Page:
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Tuning into Technology: Five Ways to End the Electronic Device Battle in Your Classroom
Is it more productive to wage war on distracting gagets in the classroom, or to employ these devices into the learning process?
As the 2011 school year commences, administrators, teachers, security guards, proctors, and other adult personnel on campuses nation-wide prepare to take on the technology war their students unfailingly present each fall through spring. Cell phones, portable gaming systems, cameras, headphones, Mp3 players, iPods, laptops, (did I mention cell phones?) and other devices consistently creep their ways onto our campuses and into our classrooms. Despite our adamant rules, endless supply of detention slips, and willingness to confiscate these iniquitous gadgets upon sight, more than 95% of high school students bring a cell phone and/or music playing device (such as an iPod or Mp3 player) to school every single day. Most of these cell phones have internet, music playing, and camera capabilities. It is a phenomenon that extends across all socio-economic barriers. As educators, we must ask ourselves one question when tackling this matter in our classrooms and on our campuses. Shall we attempt to beat them, or join them? This educator prefers the latter.
We teachers are given 50 minutes per class to conquer the impossible. Every year our class sizes increase, our standards are raised, and the pressure to perform intensifies. For our students, this translates into larger peer (and dating) group gatherings, distracted teachers, and prime opportunities to show off their new smart phones. Technological accessories rival brand named athletic shoes and designer jeans among this generation of teenagers and their complex systems of achieving desirable social statuses. Our enforcement on the ban of these precious accessories naturally pits us against our students before they even enter our classrooms. Instructional and relational classroom minutes are intended to provide a counter balance to correcting and redirecting minutes that serve as learning blocks and unnecessary distractions. Attempts at beating our students in this campus technology war have proven futile. There are more of them, less of us, and their will is stronger. Whether we accept it or not, or like it or not; these devilish devices are in our classrooms to stay. Rather than declare war on your students or raise your flag in defeat, consider the following five options to reach a compromise and promote learning through mutual respect in your classroom.
1. Allow your students to use their music players (with headphones) during independent work sessions. This allows students to zone into their own work despite peer distractions. Even better, research indicates that multisensory engagement actually promotes synapse growth in the brain during the learning process. Eminem may actually be assisting your student with sensory retention!
2. Encourage students to use their cameras or phones to photograph and store important information from the board or textbook. Old fashioned note taking may effectively assist students with organizational processing and retention of information, but it is only one of many tools in the well prepared teacher's kit.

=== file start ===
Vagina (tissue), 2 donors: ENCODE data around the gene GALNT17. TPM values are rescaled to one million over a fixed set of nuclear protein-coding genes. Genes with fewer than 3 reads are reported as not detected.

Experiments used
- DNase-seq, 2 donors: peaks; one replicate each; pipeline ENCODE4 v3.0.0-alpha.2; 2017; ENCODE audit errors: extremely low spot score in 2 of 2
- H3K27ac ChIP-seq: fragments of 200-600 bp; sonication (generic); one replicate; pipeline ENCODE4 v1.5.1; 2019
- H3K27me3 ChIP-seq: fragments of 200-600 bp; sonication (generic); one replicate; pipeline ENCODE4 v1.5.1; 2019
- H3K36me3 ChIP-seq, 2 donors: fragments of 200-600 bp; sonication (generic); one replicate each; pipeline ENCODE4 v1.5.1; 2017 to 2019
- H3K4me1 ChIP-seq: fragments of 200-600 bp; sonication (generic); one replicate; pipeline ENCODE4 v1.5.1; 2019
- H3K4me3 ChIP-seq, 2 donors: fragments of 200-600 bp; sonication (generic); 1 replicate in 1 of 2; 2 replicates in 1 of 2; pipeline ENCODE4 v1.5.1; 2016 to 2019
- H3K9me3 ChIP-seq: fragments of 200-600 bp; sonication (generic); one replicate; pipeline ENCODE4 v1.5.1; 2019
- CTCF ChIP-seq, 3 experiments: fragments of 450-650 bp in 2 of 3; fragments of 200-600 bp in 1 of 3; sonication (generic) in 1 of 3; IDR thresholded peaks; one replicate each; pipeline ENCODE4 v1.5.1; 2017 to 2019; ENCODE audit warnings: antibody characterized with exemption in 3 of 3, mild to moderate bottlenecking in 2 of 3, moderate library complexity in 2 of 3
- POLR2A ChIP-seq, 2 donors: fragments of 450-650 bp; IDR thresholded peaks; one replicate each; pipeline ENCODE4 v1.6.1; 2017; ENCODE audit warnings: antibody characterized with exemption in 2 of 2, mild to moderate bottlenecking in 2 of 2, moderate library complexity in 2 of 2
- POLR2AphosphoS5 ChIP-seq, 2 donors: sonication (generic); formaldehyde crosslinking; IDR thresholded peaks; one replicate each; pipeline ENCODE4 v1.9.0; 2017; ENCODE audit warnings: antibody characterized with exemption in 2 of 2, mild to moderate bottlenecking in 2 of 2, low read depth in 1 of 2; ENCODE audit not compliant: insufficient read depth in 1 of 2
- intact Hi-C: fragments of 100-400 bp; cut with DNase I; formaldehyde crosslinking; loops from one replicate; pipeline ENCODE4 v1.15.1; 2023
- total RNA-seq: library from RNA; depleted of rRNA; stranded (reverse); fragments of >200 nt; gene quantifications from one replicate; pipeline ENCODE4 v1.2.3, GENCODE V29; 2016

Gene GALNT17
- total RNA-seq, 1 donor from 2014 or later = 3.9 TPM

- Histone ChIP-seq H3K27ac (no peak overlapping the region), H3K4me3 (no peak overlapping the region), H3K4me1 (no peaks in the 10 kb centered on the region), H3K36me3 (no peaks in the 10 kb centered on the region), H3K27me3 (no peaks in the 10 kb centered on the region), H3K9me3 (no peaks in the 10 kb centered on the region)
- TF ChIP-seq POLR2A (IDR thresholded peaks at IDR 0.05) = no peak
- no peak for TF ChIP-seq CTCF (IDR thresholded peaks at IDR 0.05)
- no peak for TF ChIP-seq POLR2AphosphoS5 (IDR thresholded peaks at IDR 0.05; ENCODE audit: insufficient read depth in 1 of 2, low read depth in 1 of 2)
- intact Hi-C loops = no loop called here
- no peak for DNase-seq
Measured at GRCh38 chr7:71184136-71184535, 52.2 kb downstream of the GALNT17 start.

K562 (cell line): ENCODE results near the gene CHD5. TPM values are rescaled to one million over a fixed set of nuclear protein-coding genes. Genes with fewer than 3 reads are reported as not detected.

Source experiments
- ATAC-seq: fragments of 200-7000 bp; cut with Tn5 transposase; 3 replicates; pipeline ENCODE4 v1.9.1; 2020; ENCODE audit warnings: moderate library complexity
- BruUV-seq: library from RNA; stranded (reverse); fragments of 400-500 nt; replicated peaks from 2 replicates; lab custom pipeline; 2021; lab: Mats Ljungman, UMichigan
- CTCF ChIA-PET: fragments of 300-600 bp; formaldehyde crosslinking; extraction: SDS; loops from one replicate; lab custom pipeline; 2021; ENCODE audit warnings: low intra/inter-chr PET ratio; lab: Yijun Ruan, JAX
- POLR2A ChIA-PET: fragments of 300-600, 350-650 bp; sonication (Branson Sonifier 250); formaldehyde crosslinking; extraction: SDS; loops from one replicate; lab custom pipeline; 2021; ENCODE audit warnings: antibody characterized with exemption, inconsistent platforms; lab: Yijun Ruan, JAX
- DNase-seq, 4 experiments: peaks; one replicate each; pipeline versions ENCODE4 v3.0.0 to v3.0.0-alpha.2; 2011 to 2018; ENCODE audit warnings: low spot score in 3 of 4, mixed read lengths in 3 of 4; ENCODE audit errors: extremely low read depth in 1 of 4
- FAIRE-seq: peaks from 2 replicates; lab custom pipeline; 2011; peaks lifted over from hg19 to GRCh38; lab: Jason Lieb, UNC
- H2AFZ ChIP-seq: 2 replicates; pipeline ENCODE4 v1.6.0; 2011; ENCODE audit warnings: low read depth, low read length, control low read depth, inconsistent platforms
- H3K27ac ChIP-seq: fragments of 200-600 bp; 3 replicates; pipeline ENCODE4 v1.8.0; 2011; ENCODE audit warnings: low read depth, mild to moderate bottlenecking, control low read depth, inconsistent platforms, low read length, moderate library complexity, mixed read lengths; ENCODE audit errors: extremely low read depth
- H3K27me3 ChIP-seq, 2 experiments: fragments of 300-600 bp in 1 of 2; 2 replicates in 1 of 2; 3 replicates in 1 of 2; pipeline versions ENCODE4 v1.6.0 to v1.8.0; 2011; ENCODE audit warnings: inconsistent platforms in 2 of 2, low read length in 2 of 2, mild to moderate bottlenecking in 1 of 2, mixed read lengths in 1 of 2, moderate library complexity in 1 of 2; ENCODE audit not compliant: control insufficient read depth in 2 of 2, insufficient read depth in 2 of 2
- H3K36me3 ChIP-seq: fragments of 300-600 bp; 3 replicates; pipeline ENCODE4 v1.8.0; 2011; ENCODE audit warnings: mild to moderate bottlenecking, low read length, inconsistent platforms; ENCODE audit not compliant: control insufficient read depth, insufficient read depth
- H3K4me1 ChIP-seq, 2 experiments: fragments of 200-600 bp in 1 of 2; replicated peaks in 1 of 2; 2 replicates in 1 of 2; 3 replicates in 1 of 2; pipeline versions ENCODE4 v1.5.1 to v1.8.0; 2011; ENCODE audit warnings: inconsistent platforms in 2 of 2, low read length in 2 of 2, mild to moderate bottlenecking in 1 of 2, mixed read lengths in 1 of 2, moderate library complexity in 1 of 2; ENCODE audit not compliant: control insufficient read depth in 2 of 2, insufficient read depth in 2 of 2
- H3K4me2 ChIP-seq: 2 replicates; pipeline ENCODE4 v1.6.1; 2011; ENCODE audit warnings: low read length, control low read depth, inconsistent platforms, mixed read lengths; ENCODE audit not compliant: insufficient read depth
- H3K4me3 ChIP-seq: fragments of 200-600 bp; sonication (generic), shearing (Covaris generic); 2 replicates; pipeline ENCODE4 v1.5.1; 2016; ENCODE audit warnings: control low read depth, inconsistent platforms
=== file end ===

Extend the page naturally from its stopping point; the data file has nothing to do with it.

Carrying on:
3. Elect research assistants in your classroom, whose job entails using smart phone internet capabilities to access the internet. This will allow particularly disruptive phone users to stay on task with more regularity. If the offending phone has a purpose, so does the offender. The offender then becomes a collaborator, and shifts his role in the classroom from one of conflict to one of productive function.
4. Allow students to text themselves homework and other important classroom reminders, and allow them to text learning partners. This will scratch that infectious texting itch, and may even establish a network base among classmates in your room. This will also ensure that your students receive important information. Teachers should take caution against forcing students to text information to themselves or others, as this may be a costly assignment for some. Administrator and parent permission should be obtained before implementing this suggestion into your lesson plan. If these precautions are taken, this step can be a promotional one toward accessible, user friendly communication between your students. This will develop colleague type relationships between them, preparing them for the impending workplace.
5. If all of your students have internet access, set up a class wiki or online bulletin board to encourage collaborative learning. Structured completion of assignments, conferencing for clarification of classroom discussions and assignments, peer support, and format familiarity are all benefits of including an internet based componet to your instruction. This engages your students through their own common language: technology.
When choosing sides in the technology war on your campus this school year, consider the productive potential to be attained if your students are engaged in their educational process through their own weapons of distraction! Perhaps easing back on enforcement will promote learning without your students becoming any wiser to your secret strategies.